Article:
Suicide Prevention Week is September 8-14, 2019
Suicide Prevention Week
Suicide Prevention Week is September 8-14, 2019. The National Alliance on Mental Illness (NAMI) provides the following information on its website www.nami.org about suicide prevention.
Know the Warning Signs
- Threats or comments about killing themselves, also known as suicidal ideation, can begin with seemingly harmless thoughts like "I wish I wasn't here" but can become more overt and dangerous
- Increased alcohol and drug use
- Aggressive behavior
- Social withdrawal from friends, family and the community
- Dramatic mood swings
- Talking, writing or thinking about death
- Impulsive or reckless behavior
Is There Imminent Danger?
Any person exhibiting these behaviors should get care immediately:
- Putting their affairs in order and giving away their possessions
- Saying goodbye to friends and family
- Mood shifts from despair to calm
- Planning, possibly by looking around to buy, steal or borrow the tools they need to complete suicide, such as a firearm or prescription medication
If you are unsure, a licensed mental health professional can help assess risk.
Risk Factors for Suicide
Research has found that more than half of people (54% ) who died by suicide did not have a known mental health condition. A number of other things may put a person at risk of suicide, including:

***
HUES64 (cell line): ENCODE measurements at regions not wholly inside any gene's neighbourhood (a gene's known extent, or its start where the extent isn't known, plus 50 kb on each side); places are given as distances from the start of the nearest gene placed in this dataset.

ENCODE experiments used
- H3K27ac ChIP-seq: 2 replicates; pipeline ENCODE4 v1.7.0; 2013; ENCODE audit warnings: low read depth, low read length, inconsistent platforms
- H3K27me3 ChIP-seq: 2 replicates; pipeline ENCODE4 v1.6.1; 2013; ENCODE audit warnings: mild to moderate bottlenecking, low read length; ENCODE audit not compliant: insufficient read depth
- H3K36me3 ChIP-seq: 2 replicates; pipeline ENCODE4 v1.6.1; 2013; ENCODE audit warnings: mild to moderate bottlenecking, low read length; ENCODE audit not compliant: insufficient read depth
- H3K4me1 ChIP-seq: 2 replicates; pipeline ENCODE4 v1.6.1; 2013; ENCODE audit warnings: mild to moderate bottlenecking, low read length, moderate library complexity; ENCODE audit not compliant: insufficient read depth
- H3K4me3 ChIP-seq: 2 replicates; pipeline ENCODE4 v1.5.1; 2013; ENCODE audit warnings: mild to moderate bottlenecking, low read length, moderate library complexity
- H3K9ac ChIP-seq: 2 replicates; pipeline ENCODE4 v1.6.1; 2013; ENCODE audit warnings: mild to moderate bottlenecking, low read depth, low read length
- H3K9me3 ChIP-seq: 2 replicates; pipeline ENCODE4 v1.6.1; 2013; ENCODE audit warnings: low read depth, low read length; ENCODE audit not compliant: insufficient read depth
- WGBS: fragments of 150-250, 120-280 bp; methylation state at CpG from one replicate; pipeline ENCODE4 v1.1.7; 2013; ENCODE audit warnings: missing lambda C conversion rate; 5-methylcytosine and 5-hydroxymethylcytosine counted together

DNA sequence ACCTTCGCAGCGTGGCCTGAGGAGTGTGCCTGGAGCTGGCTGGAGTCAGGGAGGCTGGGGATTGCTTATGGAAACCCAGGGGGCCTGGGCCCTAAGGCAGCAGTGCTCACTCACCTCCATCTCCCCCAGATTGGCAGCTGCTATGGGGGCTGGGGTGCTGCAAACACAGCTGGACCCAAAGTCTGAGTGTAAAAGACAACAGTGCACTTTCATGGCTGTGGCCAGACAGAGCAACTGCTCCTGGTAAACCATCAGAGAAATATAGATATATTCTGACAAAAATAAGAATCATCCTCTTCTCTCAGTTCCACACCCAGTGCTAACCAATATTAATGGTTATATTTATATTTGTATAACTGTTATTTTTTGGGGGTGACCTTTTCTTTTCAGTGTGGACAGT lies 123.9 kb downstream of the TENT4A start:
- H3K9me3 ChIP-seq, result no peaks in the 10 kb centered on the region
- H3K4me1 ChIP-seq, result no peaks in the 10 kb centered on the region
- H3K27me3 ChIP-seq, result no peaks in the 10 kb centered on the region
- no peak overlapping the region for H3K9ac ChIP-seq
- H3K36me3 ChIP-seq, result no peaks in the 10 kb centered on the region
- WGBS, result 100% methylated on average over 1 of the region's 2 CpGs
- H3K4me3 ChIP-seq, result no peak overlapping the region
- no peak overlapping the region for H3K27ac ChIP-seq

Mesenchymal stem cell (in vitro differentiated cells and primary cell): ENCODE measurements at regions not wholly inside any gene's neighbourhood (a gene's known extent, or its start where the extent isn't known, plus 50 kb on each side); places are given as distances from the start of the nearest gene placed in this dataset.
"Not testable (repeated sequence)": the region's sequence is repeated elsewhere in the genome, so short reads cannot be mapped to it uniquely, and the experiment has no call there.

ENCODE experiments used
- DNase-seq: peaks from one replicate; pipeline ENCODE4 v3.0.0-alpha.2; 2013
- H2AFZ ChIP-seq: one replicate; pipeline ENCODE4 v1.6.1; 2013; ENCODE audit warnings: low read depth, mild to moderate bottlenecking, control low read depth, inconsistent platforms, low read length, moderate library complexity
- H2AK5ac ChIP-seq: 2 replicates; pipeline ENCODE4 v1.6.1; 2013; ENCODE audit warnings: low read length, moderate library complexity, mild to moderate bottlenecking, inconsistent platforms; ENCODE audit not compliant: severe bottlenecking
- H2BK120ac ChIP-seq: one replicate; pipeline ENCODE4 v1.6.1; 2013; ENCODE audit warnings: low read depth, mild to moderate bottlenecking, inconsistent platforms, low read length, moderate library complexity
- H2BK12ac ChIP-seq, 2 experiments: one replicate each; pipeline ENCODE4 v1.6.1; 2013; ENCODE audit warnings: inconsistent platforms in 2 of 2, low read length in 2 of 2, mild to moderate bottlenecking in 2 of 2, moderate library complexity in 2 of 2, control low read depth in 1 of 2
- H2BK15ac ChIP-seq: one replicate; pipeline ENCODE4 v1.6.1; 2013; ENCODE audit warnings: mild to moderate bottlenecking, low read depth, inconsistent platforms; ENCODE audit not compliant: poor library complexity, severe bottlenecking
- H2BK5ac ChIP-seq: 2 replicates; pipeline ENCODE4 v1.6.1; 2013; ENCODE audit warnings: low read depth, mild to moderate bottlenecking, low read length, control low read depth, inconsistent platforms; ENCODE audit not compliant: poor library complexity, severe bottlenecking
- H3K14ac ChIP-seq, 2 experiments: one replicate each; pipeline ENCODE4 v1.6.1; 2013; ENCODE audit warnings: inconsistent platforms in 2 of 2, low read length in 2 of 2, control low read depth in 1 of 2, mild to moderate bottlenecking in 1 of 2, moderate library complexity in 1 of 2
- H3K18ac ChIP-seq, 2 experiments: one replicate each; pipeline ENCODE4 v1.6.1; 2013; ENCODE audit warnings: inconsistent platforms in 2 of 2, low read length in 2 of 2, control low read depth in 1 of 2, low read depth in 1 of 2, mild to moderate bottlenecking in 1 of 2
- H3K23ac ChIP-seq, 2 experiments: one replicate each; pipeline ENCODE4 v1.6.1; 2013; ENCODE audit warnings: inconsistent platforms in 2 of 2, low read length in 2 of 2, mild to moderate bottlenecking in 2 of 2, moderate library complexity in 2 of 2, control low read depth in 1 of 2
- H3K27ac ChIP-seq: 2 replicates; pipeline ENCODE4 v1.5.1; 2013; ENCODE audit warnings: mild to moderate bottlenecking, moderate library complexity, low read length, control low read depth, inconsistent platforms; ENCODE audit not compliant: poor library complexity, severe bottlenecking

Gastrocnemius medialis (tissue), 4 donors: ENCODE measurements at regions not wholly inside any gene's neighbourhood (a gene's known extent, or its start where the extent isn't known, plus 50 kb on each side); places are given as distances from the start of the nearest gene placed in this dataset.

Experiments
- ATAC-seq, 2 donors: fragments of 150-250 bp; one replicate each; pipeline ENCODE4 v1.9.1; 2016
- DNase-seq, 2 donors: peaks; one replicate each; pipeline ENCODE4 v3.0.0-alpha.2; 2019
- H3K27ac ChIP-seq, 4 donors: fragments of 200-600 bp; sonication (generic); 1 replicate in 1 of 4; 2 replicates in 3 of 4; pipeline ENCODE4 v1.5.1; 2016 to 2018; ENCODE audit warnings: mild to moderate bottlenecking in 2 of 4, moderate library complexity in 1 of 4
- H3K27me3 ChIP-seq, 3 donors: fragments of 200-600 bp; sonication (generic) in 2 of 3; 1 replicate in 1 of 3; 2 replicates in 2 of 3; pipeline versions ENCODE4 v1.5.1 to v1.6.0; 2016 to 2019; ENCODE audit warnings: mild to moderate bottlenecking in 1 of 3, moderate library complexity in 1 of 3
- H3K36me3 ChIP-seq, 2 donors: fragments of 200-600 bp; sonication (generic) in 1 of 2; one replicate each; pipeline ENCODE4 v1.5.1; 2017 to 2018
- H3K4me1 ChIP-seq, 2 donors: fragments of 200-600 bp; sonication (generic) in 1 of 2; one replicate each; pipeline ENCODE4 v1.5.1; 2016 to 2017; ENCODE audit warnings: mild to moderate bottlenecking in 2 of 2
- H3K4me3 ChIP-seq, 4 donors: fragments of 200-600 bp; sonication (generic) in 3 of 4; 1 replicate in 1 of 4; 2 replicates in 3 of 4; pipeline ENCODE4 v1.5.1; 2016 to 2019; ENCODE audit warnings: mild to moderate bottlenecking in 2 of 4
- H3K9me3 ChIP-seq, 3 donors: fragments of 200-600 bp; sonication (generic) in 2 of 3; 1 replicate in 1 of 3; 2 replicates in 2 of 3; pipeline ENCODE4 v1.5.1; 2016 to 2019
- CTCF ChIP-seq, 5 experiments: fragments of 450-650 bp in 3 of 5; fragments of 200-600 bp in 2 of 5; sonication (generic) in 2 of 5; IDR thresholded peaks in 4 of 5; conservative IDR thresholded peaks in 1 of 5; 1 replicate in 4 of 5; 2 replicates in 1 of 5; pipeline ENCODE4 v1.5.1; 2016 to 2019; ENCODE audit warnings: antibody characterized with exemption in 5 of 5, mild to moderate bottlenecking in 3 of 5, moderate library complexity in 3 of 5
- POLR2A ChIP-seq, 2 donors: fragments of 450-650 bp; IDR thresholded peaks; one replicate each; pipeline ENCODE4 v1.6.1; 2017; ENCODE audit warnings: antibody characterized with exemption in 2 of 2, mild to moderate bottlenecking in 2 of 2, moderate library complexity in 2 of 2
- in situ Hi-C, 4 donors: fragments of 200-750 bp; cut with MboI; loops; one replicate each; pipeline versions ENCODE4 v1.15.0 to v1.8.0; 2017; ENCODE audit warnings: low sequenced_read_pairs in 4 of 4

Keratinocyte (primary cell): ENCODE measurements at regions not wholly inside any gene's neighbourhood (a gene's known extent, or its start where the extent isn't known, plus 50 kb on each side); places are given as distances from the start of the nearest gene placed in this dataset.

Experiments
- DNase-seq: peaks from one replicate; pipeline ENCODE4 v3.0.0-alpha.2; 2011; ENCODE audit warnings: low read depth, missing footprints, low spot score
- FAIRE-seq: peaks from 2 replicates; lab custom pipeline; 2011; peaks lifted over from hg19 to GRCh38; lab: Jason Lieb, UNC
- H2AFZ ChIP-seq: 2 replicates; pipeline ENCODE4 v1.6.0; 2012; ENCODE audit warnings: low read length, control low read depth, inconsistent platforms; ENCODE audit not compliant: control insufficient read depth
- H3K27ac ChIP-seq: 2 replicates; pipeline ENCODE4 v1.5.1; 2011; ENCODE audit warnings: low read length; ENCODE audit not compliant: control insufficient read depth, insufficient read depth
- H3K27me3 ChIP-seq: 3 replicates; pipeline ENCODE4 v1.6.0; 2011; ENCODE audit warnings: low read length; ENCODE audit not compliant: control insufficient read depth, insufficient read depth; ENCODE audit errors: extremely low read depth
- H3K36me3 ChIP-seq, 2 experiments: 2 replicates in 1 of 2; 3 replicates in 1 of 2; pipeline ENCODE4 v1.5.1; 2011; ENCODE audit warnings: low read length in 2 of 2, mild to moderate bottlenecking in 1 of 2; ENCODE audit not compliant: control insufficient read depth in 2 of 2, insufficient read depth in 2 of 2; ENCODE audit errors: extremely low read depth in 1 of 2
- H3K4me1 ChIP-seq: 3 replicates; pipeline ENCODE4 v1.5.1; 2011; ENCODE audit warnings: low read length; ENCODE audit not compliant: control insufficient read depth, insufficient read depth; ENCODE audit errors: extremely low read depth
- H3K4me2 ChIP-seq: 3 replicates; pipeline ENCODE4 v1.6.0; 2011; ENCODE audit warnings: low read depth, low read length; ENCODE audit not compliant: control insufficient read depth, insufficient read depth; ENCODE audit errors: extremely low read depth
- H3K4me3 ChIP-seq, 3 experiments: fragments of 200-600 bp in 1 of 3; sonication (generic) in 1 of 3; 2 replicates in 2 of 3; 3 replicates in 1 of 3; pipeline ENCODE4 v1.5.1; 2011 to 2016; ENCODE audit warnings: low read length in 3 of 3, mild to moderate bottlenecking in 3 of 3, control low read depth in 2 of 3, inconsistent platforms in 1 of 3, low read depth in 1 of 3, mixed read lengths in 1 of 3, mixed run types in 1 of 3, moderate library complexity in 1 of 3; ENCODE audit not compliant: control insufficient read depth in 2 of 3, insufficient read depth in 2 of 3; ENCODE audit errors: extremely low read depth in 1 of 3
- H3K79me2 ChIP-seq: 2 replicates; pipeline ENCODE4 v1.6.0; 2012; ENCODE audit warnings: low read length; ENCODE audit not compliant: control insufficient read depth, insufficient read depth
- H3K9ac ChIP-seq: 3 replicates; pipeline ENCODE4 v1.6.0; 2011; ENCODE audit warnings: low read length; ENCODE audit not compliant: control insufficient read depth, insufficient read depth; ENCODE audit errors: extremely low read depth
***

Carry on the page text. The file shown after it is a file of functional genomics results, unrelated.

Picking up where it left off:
- A family history of suicide
- Substance abuse. Drugs and alcohol can result in mental highs and lows that exacerbate suicidal thoughts.
- Intoxication. More than one in three people who die from suicide are found to be currently under the influence.
- Access to firearms
- A serious or chronic medical illness
- Gender. Although more women than men attempt suicide, men are four times more likely to die by suicide.
- A history of trauma or abuse
- Prolonged stress
- Age. People under age 24 or above age 65 are at a higher risk for suicide.
- A recent tragedy or loss
- Agitation and sleep deprivation
Can Thoughts of Suicide be Prevented?
Mental health professionals are trained to help a person understand their feelings and can improve mental wellness and resiliency. Depending on their training, they can provide effective ways to help.
Psychotherapy such as cognitive behavioral therapy and dialectical behavior therapy, can help a person with thoughts of suicide recognize unhealthy patterns of thinking and behavior, validate troubling feelings, and learn coping skills.
Medication can be used if necessary to treat underlying depression and anxiety and can lower a person's risk of hurting themselves. Depending on the person's mental health diagnosis, other medications can be used to alleviate symptoms.
The Sussex County Campaign to Change Direction would like to remind you to pay attention to the five signs of emotional suffering and remember that there can be no health without mental health. For more information about this campaign see the Sussex County Change Direction page or www.changedirection.org .